Friday, August 31, 2012
Corporate bond sales in August reached a record $237.6 billion. A major reason was likely low interest rates, which reached 3.72 percent according to the Bank of America Merrill Lynch index. Siemens issued 13 year bonds at 2.75 percent and 30 year bonds at 3.75 percent. JP Morgan issued 5 year bonds at a 2 percent yield and perpetual preferred shares at 5.5 percent, an especially low rate considering the preferred stock was rated as junk.
Wednesday, August 29, 2012
Compared to five years ago, the S&P 500 is 15 percent cheaper. The PE for the S&P 500 based on forward earnings is currently 12.7 times, down from 15.1 times at its peak in 2007.
Generally when lockups expire 180 days after an IPO, the stock price falls. Contrary to expectations, Yelp was up as much as 22 percent on the day of its lockup expiration. About 52.7 million shares were freed up today, or seven times the current number of shares available for trading. The fact that no large sales were made by insiders is likely the cause. A large number of Yelp shares had been short sold, and with the lack of a price drop, short sellers could be buying to cover their position.
Tuesday, August 28, 2012
Lawsuits over LIBOR manipulation are growing, from individual and institutional investors who argue that their bond returns were artificially lowered to cities and hedge funds who argue that their financial contracts cost more because of trader actions. The size of the potential payouts by banks varies dramatically from $7.8 billion to $176 billion. Many of the lawsuits will be class action, especially for individual investors. For example, the lead plaintiff on one case lost about $100 in interest over a 34 month period. As with many lawsuits, it will likely take years in the courts to be resolved.
Monday, August 27, 2012
Energy companies have been under scrutiny for their large net incomes in recent years, but as the saying goes, "It takes money to make money." In our discussion of capital budgeting, we note that good estimates are necessary because of the large sums involved. So how large is large? You would think the $28 billion price tag for the Three Gorges Dam in China is fairly large, and indeed it is. But compared to the $116 billion Kashagan project in Kazakhstan, it is relatively small.
Like many terms in Finance, annuity has several different meanings. In the textbook, we define an annuity as a stream of payments over some specific period. In the insurance industry, an annuity is a tax-deferred account that allows for savings and investment. The investment vehicles can vary from a fixed rate investment to a variable annuity that allows for investments in the stock market. The insurance annuity is similar to our textbook definition of an annuity since unless it is terminated early, at some point the annuity will be annuitized, that is, a stream of payments will be made from the balance of the account. Since they are sold by insurance companies, an annuity also has a death benefit. However, a loophole in annuity contracts has allowed Joseph Caramadre to make upwards of $15 million from the death of annuitants. For an audio version, listen here.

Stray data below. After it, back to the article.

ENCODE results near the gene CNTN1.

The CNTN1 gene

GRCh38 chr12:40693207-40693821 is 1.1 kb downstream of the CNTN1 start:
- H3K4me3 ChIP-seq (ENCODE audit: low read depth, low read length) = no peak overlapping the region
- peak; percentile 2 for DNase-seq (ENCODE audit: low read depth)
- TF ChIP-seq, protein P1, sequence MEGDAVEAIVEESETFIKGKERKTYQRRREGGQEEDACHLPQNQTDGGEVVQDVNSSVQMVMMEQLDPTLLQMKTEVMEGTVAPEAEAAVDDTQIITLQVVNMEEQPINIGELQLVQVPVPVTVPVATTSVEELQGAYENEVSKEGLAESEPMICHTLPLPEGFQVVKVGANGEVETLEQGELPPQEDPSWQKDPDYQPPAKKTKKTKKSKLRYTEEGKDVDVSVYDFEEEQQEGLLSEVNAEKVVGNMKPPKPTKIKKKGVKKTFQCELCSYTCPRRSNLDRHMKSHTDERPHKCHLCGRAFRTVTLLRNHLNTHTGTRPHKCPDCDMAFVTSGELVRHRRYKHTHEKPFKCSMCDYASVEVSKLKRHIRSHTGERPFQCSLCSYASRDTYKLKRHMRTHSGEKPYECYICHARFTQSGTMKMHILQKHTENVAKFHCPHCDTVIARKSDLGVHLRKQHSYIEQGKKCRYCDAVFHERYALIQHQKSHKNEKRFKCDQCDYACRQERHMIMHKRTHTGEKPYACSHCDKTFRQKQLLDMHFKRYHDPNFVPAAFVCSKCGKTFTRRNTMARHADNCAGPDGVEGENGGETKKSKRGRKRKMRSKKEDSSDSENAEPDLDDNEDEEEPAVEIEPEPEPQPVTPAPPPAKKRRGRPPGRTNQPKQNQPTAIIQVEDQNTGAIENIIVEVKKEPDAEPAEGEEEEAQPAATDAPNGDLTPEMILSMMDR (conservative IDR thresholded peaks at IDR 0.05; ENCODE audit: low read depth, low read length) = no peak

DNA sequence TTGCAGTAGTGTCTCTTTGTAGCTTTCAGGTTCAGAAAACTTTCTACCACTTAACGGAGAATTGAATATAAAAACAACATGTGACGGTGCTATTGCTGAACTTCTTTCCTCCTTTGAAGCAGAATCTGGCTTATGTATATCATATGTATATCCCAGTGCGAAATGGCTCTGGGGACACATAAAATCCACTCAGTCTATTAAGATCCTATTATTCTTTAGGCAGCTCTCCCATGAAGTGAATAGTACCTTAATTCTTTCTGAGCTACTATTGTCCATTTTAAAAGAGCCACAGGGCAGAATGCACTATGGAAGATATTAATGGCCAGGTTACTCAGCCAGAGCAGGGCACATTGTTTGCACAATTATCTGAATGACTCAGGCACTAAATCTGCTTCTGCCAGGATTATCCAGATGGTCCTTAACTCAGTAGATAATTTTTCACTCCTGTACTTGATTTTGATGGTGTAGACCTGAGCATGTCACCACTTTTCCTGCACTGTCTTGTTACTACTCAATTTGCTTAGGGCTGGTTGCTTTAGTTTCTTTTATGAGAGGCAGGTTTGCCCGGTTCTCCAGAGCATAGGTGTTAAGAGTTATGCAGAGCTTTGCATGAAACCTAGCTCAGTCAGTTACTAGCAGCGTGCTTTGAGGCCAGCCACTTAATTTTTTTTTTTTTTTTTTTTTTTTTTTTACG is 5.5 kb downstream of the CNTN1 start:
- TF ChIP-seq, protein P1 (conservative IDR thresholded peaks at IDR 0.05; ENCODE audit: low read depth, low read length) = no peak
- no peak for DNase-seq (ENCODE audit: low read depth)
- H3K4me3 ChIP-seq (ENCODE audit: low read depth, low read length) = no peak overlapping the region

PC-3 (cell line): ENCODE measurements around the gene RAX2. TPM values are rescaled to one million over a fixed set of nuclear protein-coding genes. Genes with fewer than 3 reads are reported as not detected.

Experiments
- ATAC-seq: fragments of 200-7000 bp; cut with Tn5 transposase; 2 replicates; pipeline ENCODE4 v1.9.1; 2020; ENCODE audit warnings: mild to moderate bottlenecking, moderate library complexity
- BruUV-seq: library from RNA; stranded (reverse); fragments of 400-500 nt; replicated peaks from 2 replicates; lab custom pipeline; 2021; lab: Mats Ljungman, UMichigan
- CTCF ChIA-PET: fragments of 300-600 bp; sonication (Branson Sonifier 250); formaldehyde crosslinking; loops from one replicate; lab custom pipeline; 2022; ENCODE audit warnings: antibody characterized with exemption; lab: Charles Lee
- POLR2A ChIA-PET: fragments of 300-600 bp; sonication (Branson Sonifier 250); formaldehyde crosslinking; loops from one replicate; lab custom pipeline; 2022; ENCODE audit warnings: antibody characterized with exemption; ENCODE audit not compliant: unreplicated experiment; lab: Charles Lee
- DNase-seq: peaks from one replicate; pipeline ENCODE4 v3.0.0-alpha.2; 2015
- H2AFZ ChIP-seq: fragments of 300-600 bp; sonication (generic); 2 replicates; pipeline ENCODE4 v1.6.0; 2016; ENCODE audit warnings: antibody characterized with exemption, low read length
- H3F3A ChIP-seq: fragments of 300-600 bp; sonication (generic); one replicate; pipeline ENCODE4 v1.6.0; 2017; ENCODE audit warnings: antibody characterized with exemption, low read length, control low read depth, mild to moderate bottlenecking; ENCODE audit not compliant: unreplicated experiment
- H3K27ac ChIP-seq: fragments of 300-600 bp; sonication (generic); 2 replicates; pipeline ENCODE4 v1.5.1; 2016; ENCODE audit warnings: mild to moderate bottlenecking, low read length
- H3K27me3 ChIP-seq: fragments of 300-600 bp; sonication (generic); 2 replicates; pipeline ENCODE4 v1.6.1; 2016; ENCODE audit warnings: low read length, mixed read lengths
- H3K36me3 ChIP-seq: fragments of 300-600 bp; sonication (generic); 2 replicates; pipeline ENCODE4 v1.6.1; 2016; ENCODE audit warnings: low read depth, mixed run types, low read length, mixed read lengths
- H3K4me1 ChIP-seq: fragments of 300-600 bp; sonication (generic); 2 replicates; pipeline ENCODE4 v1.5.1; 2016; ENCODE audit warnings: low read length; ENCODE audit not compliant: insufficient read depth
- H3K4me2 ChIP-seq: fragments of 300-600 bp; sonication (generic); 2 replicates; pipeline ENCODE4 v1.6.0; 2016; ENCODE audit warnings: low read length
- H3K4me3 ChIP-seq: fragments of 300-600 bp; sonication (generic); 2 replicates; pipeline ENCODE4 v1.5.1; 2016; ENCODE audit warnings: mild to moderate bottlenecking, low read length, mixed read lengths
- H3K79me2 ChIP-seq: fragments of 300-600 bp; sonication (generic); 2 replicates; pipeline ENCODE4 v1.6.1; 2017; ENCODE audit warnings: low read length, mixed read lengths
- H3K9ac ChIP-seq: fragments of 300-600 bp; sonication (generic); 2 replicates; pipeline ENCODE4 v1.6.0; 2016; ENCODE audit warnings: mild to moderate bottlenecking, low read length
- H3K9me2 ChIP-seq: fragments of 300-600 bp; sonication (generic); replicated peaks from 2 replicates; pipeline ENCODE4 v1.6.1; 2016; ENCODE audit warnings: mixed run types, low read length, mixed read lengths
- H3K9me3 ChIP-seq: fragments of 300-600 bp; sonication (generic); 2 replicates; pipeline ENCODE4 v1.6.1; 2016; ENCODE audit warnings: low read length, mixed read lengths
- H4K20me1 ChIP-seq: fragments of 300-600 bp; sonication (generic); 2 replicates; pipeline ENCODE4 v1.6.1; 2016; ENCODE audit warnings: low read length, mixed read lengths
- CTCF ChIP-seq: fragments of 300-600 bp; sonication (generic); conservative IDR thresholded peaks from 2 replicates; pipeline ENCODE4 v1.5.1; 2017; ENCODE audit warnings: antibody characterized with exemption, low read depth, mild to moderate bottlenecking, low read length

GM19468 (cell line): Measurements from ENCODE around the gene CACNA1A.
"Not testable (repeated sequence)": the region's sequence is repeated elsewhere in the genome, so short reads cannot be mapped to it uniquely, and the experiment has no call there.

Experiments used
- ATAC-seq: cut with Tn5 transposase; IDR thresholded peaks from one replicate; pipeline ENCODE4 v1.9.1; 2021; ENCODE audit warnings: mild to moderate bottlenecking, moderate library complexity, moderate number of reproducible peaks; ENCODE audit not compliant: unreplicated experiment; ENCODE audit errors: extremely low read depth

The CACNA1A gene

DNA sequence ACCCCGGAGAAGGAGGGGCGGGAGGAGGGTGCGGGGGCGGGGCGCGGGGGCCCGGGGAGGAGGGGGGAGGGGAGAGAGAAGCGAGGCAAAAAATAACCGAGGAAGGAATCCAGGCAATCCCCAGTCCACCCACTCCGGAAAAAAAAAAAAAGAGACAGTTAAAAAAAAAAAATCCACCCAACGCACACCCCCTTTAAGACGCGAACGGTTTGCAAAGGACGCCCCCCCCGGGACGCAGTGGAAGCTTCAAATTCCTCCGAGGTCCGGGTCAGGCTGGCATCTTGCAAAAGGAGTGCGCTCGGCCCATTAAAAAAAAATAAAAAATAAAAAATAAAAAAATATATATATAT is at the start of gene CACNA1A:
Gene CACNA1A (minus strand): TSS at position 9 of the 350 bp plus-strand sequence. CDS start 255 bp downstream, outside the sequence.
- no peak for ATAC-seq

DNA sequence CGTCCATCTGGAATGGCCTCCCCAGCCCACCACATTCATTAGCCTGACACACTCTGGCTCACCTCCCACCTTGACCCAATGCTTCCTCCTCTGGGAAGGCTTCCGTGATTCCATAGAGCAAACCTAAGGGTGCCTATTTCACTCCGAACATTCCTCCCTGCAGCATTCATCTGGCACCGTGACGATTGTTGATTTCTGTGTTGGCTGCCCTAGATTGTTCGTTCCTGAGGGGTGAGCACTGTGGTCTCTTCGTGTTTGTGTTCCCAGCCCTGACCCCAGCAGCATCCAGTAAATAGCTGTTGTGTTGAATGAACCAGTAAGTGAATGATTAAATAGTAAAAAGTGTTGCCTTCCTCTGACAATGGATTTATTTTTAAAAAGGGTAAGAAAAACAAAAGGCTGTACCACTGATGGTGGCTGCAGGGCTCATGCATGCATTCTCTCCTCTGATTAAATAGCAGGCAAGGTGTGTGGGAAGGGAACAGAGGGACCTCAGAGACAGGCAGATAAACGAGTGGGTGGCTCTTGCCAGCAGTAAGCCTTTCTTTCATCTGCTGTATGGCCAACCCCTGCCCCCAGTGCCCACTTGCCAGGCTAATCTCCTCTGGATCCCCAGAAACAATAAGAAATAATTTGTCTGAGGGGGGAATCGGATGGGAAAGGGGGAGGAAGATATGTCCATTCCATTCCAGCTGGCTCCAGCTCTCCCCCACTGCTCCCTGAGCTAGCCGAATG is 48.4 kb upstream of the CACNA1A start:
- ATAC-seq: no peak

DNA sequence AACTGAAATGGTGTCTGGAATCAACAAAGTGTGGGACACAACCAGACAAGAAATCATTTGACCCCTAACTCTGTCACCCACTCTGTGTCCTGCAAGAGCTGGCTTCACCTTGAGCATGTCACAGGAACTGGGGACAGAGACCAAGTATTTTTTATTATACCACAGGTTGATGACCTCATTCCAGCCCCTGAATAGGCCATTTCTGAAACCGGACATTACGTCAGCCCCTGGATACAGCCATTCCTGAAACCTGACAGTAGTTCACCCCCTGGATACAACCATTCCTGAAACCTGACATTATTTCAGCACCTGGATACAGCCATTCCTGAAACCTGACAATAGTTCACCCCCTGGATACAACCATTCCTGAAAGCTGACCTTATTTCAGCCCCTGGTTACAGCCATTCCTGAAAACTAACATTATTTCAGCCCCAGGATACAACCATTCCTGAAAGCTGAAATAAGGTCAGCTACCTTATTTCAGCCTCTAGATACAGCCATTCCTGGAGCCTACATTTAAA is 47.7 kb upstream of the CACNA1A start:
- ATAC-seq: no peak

In a surprising move, Best Buy has given founder Richard Schulze the go-ahead to pursue his potential acquisition of the company. Just last week, Best Buy rebuked Schulze's initial offer and hired turnaround specialist Hubert Joly as its new CEO. Schulze has been given access to the company's financial information and is allowed to recruit partners for the potential acquisition. Schulze has 60 days to make an offer. If rejected, he would have to wait until January to make another offer.
Sunday, August 26, 2012
As PC sales have slowed industry wide, Dell's sales have slipped as well. One of Dell's claims to fame and a reason for its profitability is a fast cash cycle. In fact, during many years, Dell had a negative cash cycle. But Dell's slowing sales and cash cycle have caused a problem. When sales are increasing, the company is getting paid to make products faster than it is making them. When sales slow, the cash needed to pay for old orders can become greater than the cash received from new orders.
Wednesday, August 22, 2012
The City of Miami (Florida) Police Relief and Pension Fund is suing the Board of Directors of Sirius for not fighting a takeover by Liberty Media Corp. With Sirius facing bankruptcy three years ago, Liberty loaned Sirius $530 million with a caveat that Sirius not adopt a poison pill or any other defense measures that would stop Liberty form acquiring Sirius after three years from the date of the loan. Liberty has acquired more than 50 percent of the stock in Sirius without paying a premium on the shares, which is typical in an acquisition. The pension fund states that the Board's agreement not to fight a takeover by Liberty Media was a violation of the Board's fiduciary duty to stockholders.
Tuesday, August 21, 2012
We are not proponents of Facebook co-founder Peter Thiel's plan to pay students $100,000 to drop out of college, an offer that made a big splash. Thiel is back in the news again when it was announced that he had sold 90 percent of his stake in Facebook. Since Thiel sits on Facebook's Board of Directors, some have called for his resignation, citing the sale as a lack of conviction in Facebook's future. Others have argued that Thiel was an early investor, has made his profit, and it is time for him to move on. Thiel invested $500,000 in 2004. His original investment had grown to over $1 billion, an annual return of more than 159 percent. In either case, it is likely that potential agency problems have increased since Thiel's wealth is now less aligned with that of other Facebook investors.
Monday, August 20, 2012